Realizing Fulde-Ferrell Superfluids via a Dark-State Control of Feshbach Resonances
Finite-momentum pairing superfluidity, or the so-called Fulde-Ferrell-Larkin-Ovchinikov (FFLO) state, has been studied and pursued for over half a century in different fields of physics, including condensed matter physics, nuclear physics and most recently ultracold atoms. Yet, its existence remains elusive. In ultracold atomic Fermi gases, the conventional scenario of spin-population imbalance leads to a rather narrow window for FFLO states, which makes them extremely difficult to observe.
In recent theoretical work, CQOS theorists, together with Assistant Professor Lianyi He from Tsinghua University in Beijing, proposed that a typical form of FFLO states - the long-sought Fulde-Ferrell superfluid - can be realized in ultracold two-component Fermi gases of 40K or 6Li atoms by optically tuning their magnetic Feshbach resonances via the creation of a closed-channel dark state with a Doppler-shifted Stark effect. In this scheme, two counter-propagating optical fields are applied to couple two molecular states in the closed channel to an excited molecular state, leading to a significant violation of Galilean invariance in the dark-state regime and hence to the possibility of Fulde-Ferrell superfluidity. The resultant Fulde-Ferrell superfluid has remarkable properties, such as an anisotropic single-particle dispersion relation, suppressed superfluid density at zero temperature, anisotropic sound velocity, and rotonic collective mode. The latter two features can be experimentally probed using Bragg spectroscopy, providing a smoking-gun proof of Fulde-Ferrell superfluidity.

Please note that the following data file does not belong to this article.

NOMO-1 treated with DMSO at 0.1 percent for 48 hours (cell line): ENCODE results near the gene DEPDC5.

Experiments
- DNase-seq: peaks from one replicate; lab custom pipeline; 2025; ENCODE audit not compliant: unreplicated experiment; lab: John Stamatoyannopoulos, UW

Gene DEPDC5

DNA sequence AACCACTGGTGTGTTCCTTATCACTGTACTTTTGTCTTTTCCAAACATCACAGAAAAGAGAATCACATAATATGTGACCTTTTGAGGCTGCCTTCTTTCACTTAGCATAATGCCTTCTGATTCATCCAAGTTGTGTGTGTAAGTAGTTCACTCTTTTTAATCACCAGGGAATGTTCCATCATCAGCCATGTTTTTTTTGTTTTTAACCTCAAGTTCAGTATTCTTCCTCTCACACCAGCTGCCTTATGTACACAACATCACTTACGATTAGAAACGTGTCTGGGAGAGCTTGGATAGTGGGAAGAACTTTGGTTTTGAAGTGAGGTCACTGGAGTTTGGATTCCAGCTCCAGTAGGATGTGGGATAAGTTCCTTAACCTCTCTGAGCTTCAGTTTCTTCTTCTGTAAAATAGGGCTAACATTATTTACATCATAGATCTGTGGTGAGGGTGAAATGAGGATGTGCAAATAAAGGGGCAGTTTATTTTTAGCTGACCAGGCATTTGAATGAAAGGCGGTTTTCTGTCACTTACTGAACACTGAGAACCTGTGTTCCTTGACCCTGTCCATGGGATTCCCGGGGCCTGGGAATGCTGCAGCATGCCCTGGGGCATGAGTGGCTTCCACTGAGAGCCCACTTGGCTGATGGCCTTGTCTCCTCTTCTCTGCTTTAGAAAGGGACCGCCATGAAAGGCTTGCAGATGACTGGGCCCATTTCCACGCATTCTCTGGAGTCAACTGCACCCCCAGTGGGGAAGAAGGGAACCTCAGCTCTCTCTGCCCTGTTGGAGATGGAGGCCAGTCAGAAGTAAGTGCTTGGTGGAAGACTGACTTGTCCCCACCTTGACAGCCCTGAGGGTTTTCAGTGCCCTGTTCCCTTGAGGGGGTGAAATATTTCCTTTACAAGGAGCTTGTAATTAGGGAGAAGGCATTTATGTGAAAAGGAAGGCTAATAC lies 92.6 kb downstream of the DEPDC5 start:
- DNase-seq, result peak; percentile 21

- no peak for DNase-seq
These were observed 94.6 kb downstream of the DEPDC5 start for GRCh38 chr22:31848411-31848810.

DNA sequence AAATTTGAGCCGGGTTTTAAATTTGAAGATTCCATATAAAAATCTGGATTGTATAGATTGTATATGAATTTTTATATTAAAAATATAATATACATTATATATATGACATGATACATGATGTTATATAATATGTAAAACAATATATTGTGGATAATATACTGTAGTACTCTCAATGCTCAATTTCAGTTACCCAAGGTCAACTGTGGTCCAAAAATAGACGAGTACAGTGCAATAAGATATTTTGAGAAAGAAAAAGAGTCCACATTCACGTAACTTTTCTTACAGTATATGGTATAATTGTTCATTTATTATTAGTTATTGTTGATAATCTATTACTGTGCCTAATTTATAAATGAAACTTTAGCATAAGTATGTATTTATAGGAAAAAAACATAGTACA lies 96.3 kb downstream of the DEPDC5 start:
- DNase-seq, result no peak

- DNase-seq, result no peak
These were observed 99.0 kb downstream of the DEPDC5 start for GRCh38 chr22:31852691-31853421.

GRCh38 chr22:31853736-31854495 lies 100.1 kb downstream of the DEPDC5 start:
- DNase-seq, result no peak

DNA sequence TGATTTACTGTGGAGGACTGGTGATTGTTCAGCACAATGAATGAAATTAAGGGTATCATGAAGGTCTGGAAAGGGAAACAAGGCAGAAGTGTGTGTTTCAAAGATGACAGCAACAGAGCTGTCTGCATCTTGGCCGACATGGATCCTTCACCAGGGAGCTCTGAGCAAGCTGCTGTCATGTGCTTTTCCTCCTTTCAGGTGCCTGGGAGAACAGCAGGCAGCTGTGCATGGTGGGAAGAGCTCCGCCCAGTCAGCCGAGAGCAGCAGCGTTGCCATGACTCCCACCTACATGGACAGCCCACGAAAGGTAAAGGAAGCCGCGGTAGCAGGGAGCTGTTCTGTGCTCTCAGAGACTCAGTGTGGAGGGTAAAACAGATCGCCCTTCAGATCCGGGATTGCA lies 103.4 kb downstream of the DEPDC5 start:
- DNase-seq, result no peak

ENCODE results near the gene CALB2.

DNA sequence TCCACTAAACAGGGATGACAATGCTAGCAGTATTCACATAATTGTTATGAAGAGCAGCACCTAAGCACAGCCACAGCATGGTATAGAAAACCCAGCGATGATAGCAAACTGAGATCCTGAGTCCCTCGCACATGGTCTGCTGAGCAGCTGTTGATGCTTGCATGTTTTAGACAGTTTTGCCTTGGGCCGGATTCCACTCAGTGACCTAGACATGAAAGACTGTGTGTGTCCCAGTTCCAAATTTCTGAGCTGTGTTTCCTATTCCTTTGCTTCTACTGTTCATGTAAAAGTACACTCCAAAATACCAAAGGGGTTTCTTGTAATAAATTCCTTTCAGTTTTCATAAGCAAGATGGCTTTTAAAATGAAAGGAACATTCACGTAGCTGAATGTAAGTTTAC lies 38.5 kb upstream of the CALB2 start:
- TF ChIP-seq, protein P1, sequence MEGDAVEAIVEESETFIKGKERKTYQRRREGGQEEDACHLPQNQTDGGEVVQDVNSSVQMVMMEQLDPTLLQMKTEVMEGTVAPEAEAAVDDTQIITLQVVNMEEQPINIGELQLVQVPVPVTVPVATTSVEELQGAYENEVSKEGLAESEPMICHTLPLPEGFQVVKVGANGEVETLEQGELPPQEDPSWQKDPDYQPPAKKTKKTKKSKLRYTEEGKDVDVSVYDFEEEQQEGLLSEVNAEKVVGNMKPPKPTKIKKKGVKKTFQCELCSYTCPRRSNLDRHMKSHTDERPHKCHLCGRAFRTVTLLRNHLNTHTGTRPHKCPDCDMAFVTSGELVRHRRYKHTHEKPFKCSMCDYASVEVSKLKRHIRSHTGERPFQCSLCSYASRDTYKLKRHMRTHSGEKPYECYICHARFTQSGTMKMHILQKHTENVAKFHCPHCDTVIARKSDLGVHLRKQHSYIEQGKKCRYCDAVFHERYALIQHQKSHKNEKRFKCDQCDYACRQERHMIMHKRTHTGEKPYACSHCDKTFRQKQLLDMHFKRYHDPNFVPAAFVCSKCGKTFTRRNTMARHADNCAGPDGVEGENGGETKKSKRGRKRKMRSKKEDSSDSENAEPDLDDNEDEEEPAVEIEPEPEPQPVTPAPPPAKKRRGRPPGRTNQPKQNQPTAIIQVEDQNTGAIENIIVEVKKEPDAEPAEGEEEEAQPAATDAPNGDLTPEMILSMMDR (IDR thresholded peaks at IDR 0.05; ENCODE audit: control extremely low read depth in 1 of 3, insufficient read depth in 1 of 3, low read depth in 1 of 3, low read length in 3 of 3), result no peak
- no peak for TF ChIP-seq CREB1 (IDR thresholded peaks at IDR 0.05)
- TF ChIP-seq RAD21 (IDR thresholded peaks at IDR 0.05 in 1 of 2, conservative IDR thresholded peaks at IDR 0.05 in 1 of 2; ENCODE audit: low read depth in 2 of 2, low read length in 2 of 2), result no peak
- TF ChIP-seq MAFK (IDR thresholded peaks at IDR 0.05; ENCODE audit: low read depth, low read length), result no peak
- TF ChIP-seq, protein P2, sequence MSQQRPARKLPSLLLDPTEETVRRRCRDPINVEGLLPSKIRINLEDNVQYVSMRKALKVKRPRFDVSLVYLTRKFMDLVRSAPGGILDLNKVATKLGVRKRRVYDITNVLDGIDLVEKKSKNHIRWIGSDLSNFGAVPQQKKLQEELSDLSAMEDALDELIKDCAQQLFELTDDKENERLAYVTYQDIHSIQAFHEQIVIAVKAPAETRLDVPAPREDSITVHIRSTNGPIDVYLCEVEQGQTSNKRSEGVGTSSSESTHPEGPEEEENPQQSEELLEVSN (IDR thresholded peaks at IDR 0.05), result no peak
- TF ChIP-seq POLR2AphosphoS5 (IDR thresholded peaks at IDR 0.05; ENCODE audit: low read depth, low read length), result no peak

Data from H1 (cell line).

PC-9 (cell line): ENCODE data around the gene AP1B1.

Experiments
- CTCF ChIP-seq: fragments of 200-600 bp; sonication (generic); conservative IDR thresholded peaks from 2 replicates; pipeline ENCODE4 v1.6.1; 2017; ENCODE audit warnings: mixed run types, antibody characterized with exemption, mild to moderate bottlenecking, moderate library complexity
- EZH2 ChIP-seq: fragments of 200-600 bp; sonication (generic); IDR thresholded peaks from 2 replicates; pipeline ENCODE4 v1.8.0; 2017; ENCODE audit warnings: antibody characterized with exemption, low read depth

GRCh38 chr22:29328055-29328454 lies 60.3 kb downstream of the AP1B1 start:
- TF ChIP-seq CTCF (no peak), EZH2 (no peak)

This work has been published in Physical Review Letters.
Link to paper:
Lainyi He, Hui Hu, and Xia-Ji Liu, Phys. Rev. Lett. 120, 045302 (2018).